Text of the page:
Malaysian PM Mahathir says Malays free to join any party but should not form new ones

Malaysia's Prime Minister Mohamad admitted that he received flak from colleagues on the Pakatan Harapan presidential council after his remarks last week were seen as encouraging Malays, particularly those from Umno, to only join his Parti Pribumi Bersatu Malaysia. PHOTO: REUTERS

PUTRAJAYA - Malaysia's Prime Minister Mohamad Mahathir has stepped back from his invitation last week for members of all other Malay parties to join his Parti Pribumi Bersatu Malaysia (PPBM), saying on Monday (July 8) his intention was to dissuade politicians from forming more Malay-based parties and further splitting the community's vote.

He made the clarification after a two hour-long meeting on Monday with other party leaders in his ruling Pakatan Harapan (PH) coalition, who were concerned that the move would turn PPBM into a replica of their arch-rival Umno.

Tun Dr Mahathir on Monday admitted that he received flak from colleagues on the PH presidential council after his remarks last week were seen as encouraging Malays, particularly those from Umno, to only join PPBM.

"My colleagues said I was wrong and gave me a lashing," Dr Mahathir joked at a press conference after the meeting.

"I explained that Malays are not good with politics but keen to become presidents. So they set up parties," he added. "Eventually you have many Malay parties… It's enough with just four parties."

PH comprises Malay-Muslim parties PPBM and Parti Amanah Negara, the multi-racial Parti Keadilan Rakyat (PKR) and the Democratic Action Party (DAP).

The main Malay opposition parties are former ruling party Umno, which remains the largest political party by membership with over three million members, and Parti Islam SeMalaysia (PAS), which has 800,000 members.

At a PPBM event last Friday in Johor, Dr Mahathir said that the Malays should be united under one party, drawing consternation from his coalition partners that he was seeking to increase numbers to dominate the PH coalition.

"In the past, I would invite everybody to join Umno but now I would like to invite everybody to join Bersatu," Dr Mahathir had said, as reported by the New Straits Times.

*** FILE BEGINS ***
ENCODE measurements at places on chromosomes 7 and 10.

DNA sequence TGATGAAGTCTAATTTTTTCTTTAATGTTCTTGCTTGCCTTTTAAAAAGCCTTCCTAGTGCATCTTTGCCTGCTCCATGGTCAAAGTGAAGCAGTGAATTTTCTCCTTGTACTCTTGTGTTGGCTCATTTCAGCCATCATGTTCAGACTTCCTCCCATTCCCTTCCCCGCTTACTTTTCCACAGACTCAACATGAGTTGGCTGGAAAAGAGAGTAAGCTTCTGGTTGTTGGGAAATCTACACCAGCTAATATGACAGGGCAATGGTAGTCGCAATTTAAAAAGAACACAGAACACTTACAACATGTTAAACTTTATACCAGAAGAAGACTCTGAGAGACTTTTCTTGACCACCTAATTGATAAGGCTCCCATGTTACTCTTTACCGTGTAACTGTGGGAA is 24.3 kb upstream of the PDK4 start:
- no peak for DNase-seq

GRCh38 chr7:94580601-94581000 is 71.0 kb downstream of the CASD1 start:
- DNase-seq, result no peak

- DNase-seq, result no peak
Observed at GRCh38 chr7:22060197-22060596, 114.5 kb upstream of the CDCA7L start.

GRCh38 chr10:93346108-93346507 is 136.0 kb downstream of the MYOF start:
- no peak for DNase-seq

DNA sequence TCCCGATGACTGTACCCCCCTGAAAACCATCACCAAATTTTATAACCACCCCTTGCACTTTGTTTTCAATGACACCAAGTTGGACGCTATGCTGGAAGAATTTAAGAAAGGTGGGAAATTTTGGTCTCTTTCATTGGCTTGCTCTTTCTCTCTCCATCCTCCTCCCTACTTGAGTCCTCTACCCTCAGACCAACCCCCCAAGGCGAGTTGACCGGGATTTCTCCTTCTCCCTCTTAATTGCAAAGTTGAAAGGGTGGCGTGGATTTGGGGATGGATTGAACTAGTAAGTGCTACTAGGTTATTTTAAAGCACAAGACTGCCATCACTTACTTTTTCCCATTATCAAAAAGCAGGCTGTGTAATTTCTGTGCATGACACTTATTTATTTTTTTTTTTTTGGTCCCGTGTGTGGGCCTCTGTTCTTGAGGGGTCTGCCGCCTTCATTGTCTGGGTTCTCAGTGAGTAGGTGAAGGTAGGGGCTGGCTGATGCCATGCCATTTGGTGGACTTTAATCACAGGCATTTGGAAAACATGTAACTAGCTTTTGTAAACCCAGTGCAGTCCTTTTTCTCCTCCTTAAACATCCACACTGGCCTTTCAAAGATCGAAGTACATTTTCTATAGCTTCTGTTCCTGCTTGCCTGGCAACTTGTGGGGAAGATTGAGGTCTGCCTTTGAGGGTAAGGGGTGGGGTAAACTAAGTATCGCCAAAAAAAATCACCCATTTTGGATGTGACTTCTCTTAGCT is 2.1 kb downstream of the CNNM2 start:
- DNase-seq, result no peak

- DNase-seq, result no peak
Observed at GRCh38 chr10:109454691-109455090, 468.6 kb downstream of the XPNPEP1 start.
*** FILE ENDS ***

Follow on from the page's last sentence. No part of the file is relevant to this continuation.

The 93-year-old premier was formerly from Umno. In 2016, he set up PPBM, which then joined the PH alliance that defeated the Umno-led Barisan Nasional at last year's general election.

At the polls, PPBM won 13 seats, a far cry from its partners PKR, which has 50 seats, and DAP which has 42. Since then, PPBM has doubled its seats to 26, after taking in defecting MPs, mainly from Umno.

Dr Mahathir had explained last Friday that having several Malay race-based parties meant the community's support was split between them, causing Malay parties to rely on other political parties to win seats.

On Monday, Dr Mahathir sought to walk back his invite and temper criticism by clarifying that the Malays are free to join any of the four Malay parties.

"You want to join Umno, you join lah. You want to join PAS you can join," he quipped.

"There's no need to have up to 20 (Malay) parties," he said, adding: "Malays must learn that politics is a serious matter. If there are any issues go to these four parties. Don't go open new parties."

When asked if PH would accept more parties into its fold, Dr Mahathir said no.

"If we accept any more parties, candidates for election would be a problem. We don't have that many constituencies. If they come into existing parties that's okay," the premier said.

Both Umno and PAS on Monday declined Dr Mahathir's invitation to join PPBM.

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